Annotation on the reverse in the period by Ogden, named “The Dutchess” on his album page.
The photograph of this 24 pound field piece used by Confederate artillery at Port Hudson, came from the photo album of 1st Lt. Francis Gilbert Ogden, regimental adjutant of the 48th Massachusetts Infantry, who were assigned to the 19th Army Corps under Major General National Banks.
The defenses at Port Hudson were complex structures, and were built from the study of the French engineer Marquis de Vauban, the designer of many European fortresses in the 1600’s. The Confederate fortification at Port Hudson showed all the characteristics Vauban had designed in the past, that gave the defending artillery full advantage in the fields of fire, making infantry assaults a most formidable task. Unfortunately, Major General Nathaniel Banks considered these fortifications and chose to throw his infantry upon the guns with initial disastrous affects.
2 of the Confederate batteries in the front of the brigade of which the 48th Massachusetts was a part, was Duryea’s and Bainbridge’s batteries, using 24 pound field pieces. The 48th Mass and 116th New York supplied 200 volunteers between them on May 27, 1863, (the 48th Mass provided 93 men, led by Lt. Col. James O’Brien) in what was considered a “Forlorn Hope.” And as the term suggested, the assault met with terrible results with many killed and wounded. Colonel O’Brien was killed in the charge at the front of the line, shot through the heart by a bullet, while many were mangled by artillery fire.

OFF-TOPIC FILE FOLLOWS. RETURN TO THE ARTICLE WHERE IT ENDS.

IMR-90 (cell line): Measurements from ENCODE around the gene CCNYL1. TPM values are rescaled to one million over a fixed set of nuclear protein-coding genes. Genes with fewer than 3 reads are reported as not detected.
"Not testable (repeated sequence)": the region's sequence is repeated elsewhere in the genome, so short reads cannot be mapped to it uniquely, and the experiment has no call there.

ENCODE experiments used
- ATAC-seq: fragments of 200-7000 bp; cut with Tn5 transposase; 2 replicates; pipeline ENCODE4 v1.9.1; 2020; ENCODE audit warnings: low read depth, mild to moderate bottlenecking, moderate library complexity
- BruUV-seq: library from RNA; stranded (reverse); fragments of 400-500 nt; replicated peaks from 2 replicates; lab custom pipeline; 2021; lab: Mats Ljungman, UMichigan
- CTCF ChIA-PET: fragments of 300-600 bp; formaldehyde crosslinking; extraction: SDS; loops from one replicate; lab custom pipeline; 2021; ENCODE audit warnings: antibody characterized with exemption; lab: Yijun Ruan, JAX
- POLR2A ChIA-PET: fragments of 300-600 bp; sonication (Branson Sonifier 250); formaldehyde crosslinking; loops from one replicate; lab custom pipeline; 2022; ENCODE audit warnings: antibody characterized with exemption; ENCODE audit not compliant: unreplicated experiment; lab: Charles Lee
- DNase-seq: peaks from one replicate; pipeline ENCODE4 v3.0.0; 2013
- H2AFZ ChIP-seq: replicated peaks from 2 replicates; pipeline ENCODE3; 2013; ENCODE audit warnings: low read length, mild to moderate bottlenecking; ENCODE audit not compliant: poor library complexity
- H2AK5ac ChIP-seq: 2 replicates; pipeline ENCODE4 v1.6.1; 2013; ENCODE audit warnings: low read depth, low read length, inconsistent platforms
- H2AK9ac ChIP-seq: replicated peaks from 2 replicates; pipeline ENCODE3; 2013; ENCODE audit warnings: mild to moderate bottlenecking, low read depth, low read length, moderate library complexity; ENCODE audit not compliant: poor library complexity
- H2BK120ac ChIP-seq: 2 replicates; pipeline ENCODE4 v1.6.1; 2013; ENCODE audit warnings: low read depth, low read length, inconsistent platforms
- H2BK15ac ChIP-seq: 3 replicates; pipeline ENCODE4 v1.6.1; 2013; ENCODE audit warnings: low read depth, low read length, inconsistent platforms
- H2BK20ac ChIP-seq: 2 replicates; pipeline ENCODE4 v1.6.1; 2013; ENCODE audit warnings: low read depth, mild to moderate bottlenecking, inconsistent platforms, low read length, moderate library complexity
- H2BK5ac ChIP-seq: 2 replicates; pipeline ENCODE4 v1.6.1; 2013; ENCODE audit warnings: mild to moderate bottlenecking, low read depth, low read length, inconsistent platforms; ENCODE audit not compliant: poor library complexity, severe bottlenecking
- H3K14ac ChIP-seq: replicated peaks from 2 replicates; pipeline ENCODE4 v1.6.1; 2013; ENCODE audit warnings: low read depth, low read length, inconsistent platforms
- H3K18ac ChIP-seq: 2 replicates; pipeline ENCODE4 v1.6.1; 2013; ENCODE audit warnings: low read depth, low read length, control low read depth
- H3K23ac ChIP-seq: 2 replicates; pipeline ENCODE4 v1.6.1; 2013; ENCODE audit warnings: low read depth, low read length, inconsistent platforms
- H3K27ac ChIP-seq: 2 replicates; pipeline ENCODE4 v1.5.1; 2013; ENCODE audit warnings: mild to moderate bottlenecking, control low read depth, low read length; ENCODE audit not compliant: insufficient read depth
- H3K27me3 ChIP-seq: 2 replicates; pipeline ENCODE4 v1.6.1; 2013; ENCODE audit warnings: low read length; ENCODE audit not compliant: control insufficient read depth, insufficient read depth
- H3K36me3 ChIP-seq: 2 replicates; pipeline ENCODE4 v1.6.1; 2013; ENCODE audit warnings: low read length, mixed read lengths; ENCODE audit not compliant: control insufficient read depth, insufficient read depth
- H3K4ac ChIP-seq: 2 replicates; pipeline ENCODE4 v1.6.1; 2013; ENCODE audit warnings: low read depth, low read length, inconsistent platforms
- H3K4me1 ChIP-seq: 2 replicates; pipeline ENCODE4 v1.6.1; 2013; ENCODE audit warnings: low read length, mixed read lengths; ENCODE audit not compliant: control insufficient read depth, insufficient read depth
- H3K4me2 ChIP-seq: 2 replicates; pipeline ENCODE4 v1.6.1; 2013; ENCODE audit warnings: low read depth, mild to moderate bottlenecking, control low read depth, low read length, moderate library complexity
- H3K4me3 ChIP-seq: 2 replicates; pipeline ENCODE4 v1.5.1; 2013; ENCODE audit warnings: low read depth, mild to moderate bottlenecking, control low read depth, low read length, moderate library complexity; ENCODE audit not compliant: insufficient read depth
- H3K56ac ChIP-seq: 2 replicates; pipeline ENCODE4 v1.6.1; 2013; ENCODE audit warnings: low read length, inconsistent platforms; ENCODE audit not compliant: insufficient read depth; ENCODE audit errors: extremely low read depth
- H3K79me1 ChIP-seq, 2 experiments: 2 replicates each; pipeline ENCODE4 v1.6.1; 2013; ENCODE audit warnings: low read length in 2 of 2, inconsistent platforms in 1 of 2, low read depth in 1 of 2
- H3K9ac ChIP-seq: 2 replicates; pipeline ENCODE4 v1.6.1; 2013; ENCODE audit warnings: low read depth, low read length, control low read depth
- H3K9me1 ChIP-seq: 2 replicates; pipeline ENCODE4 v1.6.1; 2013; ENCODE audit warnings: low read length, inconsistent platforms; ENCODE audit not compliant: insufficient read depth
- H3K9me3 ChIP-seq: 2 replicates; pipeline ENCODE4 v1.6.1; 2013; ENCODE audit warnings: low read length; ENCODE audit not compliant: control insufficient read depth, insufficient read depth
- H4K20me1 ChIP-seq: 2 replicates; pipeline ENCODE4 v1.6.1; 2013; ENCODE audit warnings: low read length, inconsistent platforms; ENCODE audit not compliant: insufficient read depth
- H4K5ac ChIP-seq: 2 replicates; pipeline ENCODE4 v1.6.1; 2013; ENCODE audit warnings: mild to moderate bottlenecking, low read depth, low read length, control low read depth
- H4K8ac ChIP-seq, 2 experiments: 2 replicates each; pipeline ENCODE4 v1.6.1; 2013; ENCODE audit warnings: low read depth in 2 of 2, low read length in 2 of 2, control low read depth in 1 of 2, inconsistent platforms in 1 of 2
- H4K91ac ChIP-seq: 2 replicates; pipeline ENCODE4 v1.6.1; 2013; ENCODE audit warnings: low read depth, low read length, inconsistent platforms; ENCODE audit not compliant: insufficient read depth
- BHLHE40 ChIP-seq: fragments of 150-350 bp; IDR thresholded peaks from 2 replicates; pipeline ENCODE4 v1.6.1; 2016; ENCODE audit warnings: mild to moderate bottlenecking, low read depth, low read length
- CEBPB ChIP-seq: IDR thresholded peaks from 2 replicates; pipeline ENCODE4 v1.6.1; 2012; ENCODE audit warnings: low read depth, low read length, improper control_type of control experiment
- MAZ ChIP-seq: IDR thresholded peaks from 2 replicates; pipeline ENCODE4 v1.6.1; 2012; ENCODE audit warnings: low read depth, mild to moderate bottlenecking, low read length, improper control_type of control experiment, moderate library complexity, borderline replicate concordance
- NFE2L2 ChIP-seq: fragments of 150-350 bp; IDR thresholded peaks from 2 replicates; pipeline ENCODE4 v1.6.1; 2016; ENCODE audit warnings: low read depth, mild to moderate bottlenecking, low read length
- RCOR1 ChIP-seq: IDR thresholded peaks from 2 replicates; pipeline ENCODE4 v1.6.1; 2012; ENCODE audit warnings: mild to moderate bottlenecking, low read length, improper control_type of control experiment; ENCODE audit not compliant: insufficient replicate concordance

This image of the 24 pound cannon is from Lieutenant Ogden’s album, with the album page marked,”Large 32 pounder at Port Hudson, The Dutchess. Photos I have seen in the Library of Congress of this same gun from a different angle refer to it as a 24 pounder. That being said, the size must have mattered little at the time, yet it was important enough for Ogden to annotate the back of the carte with his comment, “Large 32 pounder which cut us up so badly with grape & canister before our Sharp shooters picked off the gunners. (the written below is mine recording the name of the cannon on the album page).
Photographed by McPherson & Oliver, Baton Rouge, La.
The notations on the back of the Library of Congress image of the “Dutchess” states that the breastworks were garrisoned by the 15th Louisiana Infantry. As to the name provided by Ogden; I have not found any record yet of the name given to this particular gun, and it may have been what men of the 48th affectionately named one of their nemesis after the fall of Port Hudson, or simply finding out by taking with captured confederates that was the name the gunner’s gave to their field piece. The image shows the gun badly chewed up by federal artillery and infantry fire. The damage is clear to see in the photo, along with the materials used in building the gun earthworks. Another similar image of the Dutchess that was not present when I got the album states on the album page, “Same gun Destroyed by Holcomb’s Battery.”
A great photograph with a great deal of history in support.